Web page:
During the 17th century European colonization many European settlers experienced food shortages, disease, and conflicts with Native Americans, particularly in King Philip's War. In addition to fighting European settlers, Native Americans also often fought neighboring tribes. But in many cases, the natives and settlers came to develop a mutual dependency. Settlers traded for food and animal pelts, and Native Americans traded for guns, tools, and other European goods. Native Americans taught many settlers to cultivate corn, beans, and other foodstuffs. European missionaries and others felt it was important to "civilize" the Native Americans and urged them to adopt European agricultural practices and lifestyles. With the increased European colonization of North America, however, Native Americans were often displaced or killed during conflicts.
In what was then considered British America, the Thirteen Colonies[l] were administered as overseas dependencies by the British.All colonies had local governments with elections open to white male property owners except Jews and, in some areas, Catholics. With very high birth rates, low death rates, and steadily growing settlements, the colonial population grew rapidly, eclipsing Native American populations. The Christian revivalist movement of the 1730s and 1740s, known as the Great Awakening, fueled colonial interest in both religion and religious liberty. Excluding the Native American population, the Thirteen Colonies had a population of over 2.1 million in 1770, representing a population that was then roughly a third the size of Great Britain. By the 1770s, despite continuing new immigrant arrivals from Britain and other European regions, the natural increase of the population was such that only a small minority of Americans had been born overseas. The colonies' distance from Britain had allowed for the development of self-governance in the colonies, but it encountered periodic efforts by British monarchs to reassert royal authority.
To encourage additional westward settlement the Homestead Acts were several laws in the United States by which an applicant could acquire ownership of government land or the public domain, typically called a "homestead". In all, more than 160 million acres (650 thousand km2; 250 thousand sq mi) of public land, or nearly 10 percent of the total area of the United States, was given away free to 1.6 million homesteaders; most of the homesteads were west of the Mississippi River. The Southern Homestead Act of 1866 was enacted specifically to break a cycle of debt during Reconstruction. Prior to this act, blacks and impoverished whites alike were having trouble buying land or did not have the means to travel west. Sharecropping and tenant farming had become ways of life. This act attempted to solve this by selling land at low prices so marginalized Southerners could buy it. Many, however, could still not participate because the low prices were still out of reach.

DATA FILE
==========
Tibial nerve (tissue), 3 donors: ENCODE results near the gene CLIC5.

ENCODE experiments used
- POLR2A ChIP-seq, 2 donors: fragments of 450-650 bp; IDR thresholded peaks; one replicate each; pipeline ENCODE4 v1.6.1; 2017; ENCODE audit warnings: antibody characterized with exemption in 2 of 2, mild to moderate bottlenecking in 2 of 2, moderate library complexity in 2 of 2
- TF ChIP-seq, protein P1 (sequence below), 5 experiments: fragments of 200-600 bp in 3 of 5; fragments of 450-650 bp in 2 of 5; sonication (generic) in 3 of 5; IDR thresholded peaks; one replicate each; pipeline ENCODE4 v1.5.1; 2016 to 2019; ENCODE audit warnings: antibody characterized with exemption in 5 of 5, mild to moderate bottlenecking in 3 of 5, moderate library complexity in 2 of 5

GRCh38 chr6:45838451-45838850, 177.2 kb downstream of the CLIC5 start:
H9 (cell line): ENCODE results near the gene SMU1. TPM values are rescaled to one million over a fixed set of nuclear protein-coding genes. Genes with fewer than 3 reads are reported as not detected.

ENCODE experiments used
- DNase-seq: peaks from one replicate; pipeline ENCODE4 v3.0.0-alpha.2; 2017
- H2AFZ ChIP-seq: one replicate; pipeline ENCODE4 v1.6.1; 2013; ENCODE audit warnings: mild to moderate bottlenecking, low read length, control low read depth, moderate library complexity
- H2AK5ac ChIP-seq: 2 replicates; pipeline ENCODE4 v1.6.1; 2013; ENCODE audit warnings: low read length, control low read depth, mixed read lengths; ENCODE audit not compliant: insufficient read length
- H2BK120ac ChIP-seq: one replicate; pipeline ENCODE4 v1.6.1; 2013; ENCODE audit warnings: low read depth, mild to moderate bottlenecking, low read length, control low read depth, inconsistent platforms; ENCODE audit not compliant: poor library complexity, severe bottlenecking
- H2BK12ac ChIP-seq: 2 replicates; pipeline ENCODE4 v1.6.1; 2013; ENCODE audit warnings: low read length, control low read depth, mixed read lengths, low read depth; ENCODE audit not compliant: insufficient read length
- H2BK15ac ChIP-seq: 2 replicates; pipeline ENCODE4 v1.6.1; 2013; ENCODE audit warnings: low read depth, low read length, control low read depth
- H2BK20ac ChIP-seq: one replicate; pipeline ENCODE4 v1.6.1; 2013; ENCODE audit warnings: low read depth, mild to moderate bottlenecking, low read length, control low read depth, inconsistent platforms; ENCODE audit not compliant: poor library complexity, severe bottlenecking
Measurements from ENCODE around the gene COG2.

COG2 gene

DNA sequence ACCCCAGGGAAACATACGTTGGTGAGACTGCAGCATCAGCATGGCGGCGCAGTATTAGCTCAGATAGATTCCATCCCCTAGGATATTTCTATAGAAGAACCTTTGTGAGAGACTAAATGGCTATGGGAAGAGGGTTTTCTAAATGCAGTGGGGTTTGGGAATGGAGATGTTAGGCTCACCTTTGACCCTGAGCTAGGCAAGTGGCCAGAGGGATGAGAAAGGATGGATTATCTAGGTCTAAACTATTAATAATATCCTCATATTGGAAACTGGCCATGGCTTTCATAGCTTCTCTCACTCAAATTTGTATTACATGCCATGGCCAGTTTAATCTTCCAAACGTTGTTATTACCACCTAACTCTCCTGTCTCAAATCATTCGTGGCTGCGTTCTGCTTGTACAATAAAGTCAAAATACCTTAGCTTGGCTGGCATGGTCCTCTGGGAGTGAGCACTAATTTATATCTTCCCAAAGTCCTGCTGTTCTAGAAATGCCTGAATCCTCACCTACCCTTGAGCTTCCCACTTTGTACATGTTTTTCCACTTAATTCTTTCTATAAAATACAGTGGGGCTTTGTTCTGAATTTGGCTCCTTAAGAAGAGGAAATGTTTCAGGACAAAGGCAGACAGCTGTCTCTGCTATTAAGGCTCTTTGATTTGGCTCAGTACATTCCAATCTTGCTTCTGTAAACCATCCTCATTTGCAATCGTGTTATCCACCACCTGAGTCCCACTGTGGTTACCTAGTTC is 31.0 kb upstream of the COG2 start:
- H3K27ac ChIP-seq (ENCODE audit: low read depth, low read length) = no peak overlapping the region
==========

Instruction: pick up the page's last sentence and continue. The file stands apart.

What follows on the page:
Development of the modern United States (1876–1914)
States bordering the Gulf of Mexico are prone to hurricanes, and most of the world's tornadoes occur in the country, mainly in Tornado Alley areas in the Midwest and South. Overall, the United States receives more high-impact extreme weather incidents than any other country in the world.
Extreme weather became more frequent in the U.S. in the 21st century, with three times the number of reported heat waves as in the 1960s. Of the ten warmest years ever recorded in the 48 contiguous states, eight occurred after 1998. In the American Southwest, droughts became more persistent and more severe.
The U.S. Constitution serves as the country's supreme legal document, establishing the structure and responsibilities of the federal government and its relationship with the individual states. The Constitution has been amended 27 times.
As of 2020[update], the United States has an intentional homicide rate of 7 per 100000 people. A cross-sectional analysis of the World Health Organization Mortality Database from 2010 showed that United States homicide rates "were 7.0 times higher than in other high-income countries, driven by a gun homicide rate that was 25.2 times higher."